Cooper & Gorfer’s Weather Diaries


Often we are observers. Coming to another culture, even if you don’t want to be, by nature, you are different – the further away from your own cultural home, the more obvious this indifference and therefore your observing role becomes.

But we also noticed that with some of the people you meet, you overcome that abyss of cultural differences and meet as two people. It is based on curiosity for the other person, and more importantly, on recognition.

You are touched by someone in your life, because you recognize and because you relate. It is the same with people we meet on our journeys. Those who leave the strongest impression and often become muses in our work, are the ones we could connect to emotionally. This is when we stop observing and start to relate. When we then show our images, we strive for that same recognition – a momentum that lets the viewer not see the cultural di erences, but feel an emotional connection with the image because it touches them. To be touched you need to be able to relate. And to relate you need to recognize something in that picture or person that is already within you. So in our work we do and experience both, the role of observers, and the role of friends.


“You are touched by someone in your life, because you recognize something and because you relate.”


A photograph shows us the outside, rather than the inside. It shows us what we can see with our eyes, not necessarily what we can perceive in a moment or about a person. In that sense, photography is limited in its ways of expression. Because even if you stage your photograph and meticulously decide and design all the details, from light to the decisive moment and the composition… you are still bound to the rules of our physical world.


But this is not how perception, intuition, memory or emotions work. So in our work, instead of being true to what we see, we extend, supplement, deconstruct and layer our images, to portray something we cannot see
– the insubstantial and intangible. We want to transcend the life and sentiments of the person photographed and engage the viewer. This is an essential part in our process. A good image is as much about the one looking at the image as it is about the one portrayed. There must be a connection; otherwise you will walk away from an image, uninvolved.

So our work, when seen as strict photography raises all these questions about what is real versus what is manipulated, what is digital and what is analogue, and alteration versus “the truth”. But we find ourselves not working under the paradigm of the medium of photography, as it is perceived today. We are aware of the lines of de nition for classical photography. But our work does not follow this line and therefore disappoints the one who wants to believe that what might be de ned as “real” in a photograph is completely non subjective.


If you look at our work as not photographic, you will find yourself in new territory. In that sense, we often feel more akin to painting than we do to photography. The digital process is one of our tools – in the end, everything comes together in the computer. This tool must be mastered just like any analogue process. Like with paint and brush, or in the dark room, you will have to nd your own expression within a given technology.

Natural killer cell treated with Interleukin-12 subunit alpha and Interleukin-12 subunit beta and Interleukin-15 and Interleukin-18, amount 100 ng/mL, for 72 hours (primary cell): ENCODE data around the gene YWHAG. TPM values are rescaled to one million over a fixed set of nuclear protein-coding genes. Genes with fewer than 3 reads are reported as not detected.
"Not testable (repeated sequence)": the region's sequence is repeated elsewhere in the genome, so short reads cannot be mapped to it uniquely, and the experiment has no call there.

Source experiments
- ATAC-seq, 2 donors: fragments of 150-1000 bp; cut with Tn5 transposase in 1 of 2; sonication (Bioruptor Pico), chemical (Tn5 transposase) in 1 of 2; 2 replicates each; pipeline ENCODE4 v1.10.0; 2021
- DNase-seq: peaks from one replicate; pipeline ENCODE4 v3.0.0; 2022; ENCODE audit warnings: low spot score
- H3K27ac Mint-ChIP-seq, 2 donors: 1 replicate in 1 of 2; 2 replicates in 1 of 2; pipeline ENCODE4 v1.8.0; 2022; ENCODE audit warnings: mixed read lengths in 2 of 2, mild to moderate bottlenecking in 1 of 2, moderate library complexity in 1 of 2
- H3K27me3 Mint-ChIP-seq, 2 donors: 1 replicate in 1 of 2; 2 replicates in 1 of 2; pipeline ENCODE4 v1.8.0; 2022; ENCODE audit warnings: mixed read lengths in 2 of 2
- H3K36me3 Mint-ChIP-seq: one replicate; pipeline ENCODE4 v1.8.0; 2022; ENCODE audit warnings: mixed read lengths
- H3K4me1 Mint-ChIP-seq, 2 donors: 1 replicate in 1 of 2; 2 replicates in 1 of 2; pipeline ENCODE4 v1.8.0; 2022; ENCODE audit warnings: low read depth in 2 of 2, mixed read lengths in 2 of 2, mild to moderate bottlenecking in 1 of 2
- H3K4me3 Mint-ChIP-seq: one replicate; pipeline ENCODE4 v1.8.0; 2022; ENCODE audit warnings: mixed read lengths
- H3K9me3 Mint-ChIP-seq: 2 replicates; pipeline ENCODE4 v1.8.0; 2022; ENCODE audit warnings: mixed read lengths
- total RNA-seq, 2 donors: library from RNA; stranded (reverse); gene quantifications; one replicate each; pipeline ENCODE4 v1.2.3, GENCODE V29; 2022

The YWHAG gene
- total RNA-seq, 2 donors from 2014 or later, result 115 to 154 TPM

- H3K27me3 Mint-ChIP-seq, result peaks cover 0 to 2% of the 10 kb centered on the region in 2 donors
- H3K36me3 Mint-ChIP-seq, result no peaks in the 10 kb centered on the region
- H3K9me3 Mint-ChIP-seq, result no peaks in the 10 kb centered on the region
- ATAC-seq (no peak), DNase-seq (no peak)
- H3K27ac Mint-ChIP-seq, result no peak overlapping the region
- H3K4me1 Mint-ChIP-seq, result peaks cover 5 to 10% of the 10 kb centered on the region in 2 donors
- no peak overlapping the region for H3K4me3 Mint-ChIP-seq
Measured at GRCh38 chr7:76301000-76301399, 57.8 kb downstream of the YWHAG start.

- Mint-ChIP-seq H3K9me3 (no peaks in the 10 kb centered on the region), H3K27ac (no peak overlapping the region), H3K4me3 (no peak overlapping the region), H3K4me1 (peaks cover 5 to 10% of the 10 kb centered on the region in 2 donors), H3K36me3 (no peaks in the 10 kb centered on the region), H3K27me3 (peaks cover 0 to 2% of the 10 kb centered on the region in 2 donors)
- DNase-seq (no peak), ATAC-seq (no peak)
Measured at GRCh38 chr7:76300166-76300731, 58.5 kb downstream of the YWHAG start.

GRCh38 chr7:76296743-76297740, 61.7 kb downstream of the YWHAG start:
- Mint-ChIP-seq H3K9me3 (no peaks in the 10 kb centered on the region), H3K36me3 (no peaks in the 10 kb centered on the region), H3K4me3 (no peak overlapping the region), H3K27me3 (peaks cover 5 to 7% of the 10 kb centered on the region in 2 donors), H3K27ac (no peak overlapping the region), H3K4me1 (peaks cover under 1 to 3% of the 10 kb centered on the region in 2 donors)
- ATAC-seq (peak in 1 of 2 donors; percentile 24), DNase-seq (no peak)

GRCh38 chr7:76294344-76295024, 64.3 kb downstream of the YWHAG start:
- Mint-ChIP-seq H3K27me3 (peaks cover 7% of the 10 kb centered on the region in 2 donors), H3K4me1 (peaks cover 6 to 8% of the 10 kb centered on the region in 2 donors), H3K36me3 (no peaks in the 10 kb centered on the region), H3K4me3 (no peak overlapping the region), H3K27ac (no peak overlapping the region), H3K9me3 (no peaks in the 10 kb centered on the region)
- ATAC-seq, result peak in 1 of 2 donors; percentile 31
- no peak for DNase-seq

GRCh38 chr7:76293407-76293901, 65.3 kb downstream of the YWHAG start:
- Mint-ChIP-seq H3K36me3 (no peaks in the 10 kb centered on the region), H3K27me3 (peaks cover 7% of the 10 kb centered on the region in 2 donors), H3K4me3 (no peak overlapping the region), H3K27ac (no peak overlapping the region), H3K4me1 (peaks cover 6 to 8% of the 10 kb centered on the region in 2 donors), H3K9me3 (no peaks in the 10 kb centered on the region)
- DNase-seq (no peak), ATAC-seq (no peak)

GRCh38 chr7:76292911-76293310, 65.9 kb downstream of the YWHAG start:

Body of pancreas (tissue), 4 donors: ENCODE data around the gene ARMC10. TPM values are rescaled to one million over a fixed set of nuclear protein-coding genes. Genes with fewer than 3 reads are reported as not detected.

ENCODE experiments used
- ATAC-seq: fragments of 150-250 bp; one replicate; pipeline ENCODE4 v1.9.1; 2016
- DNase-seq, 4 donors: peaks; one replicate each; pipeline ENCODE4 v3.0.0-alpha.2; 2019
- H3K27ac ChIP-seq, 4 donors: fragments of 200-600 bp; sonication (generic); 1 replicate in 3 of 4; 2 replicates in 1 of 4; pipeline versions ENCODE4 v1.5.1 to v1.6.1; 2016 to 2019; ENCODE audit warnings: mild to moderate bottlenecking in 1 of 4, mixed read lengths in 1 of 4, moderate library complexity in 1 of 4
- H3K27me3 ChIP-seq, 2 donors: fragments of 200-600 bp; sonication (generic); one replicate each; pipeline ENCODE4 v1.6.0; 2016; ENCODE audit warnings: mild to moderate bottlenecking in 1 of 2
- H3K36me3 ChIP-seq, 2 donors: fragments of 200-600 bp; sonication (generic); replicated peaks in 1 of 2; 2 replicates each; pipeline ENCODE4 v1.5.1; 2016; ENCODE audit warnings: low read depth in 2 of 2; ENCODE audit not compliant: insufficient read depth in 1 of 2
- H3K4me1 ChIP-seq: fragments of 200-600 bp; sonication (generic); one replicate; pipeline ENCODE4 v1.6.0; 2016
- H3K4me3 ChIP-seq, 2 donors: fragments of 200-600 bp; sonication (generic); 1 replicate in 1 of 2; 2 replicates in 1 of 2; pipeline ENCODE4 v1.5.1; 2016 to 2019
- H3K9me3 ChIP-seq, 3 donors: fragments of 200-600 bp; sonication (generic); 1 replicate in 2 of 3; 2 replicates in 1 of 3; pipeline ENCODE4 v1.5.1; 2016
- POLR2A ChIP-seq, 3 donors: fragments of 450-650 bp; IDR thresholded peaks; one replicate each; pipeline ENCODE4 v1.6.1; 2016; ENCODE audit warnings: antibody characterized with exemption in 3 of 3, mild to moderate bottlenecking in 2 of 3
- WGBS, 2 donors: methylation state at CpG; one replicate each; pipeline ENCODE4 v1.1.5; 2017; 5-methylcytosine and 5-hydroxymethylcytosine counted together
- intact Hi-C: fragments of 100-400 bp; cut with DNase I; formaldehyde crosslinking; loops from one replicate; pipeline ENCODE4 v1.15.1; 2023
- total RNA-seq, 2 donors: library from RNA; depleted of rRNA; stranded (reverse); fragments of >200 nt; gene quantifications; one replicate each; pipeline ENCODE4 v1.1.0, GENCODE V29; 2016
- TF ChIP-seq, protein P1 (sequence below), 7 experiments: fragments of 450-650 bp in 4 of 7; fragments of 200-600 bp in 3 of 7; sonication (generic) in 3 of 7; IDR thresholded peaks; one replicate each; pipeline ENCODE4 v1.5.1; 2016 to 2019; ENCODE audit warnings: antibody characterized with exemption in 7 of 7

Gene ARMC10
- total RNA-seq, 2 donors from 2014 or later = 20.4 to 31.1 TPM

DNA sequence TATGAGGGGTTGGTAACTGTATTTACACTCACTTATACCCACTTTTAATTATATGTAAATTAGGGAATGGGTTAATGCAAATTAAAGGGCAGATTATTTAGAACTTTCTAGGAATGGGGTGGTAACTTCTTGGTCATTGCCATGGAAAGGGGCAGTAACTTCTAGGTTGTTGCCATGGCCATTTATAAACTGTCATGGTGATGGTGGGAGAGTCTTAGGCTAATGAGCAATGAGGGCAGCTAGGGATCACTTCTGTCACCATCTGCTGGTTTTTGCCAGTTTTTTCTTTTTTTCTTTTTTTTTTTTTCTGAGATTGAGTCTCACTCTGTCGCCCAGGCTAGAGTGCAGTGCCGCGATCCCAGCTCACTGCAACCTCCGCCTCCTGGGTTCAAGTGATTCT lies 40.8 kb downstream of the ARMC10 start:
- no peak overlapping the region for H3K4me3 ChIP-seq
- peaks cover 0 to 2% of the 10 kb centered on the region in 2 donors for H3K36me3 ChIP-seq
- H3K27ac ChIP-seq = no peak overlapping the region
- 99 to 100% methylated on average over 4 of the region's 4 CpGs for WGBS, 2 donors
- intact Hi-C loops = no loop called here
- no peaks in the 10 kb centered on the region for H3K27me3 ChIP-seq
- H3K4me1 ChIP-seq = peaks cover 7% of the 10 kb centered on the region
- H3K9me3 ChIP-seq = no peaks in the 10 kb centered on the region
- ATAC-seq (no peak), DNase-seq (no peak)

“With photography we can be collectors. So we take documents of reality – they undergo a transformation.” 


When we started to collaborate as artists, photography was our shared skill and quickly became our main tool of expression.

Photography is still a relatively young medium and it is constantly changing. The rapid succession of technological inventions opens for new ways of expression, but also continuously alters the very substance of the medium. As an artist, to not only be able to experience, but also be part of the development of a medium or creative era, is very tempting.

On a more practical level, photography allows us to interact with people in a more immediate way. Even though our photographs are staged, we still work relatively quickly and spontaneously during our project travels. Photography allows us to meet a person one day and do a succession of portraits of this person the next day. We can also photograph the dog of the house, the pattern of the tapestry on the walls, the mist coming in early in the morning… with photography we can be collectors. So we do take documents of reality, if such a thing exists, but they undergo a transformation.


And maybe it is this that we find so compelling – the notion that reality only exists in this very moment and that once you remember a certain moment, your subconscious has already altered it, blended it together with moments that came before or after, forgotten some details, added some emotion, saturated it with meaning or forgotten it altogether… We like the idea that the photograph of a real situation undergoes the same change – and that we somehow can make this visible in our work.”


As told by Sarah Cooper and Nina Gorfer.  

‘Weather Diaries’ is currently showing at  Nordic House, Reykjavik.  


Cooper& Gorfer’s work is represented by

@ Cooper & Gorfer 

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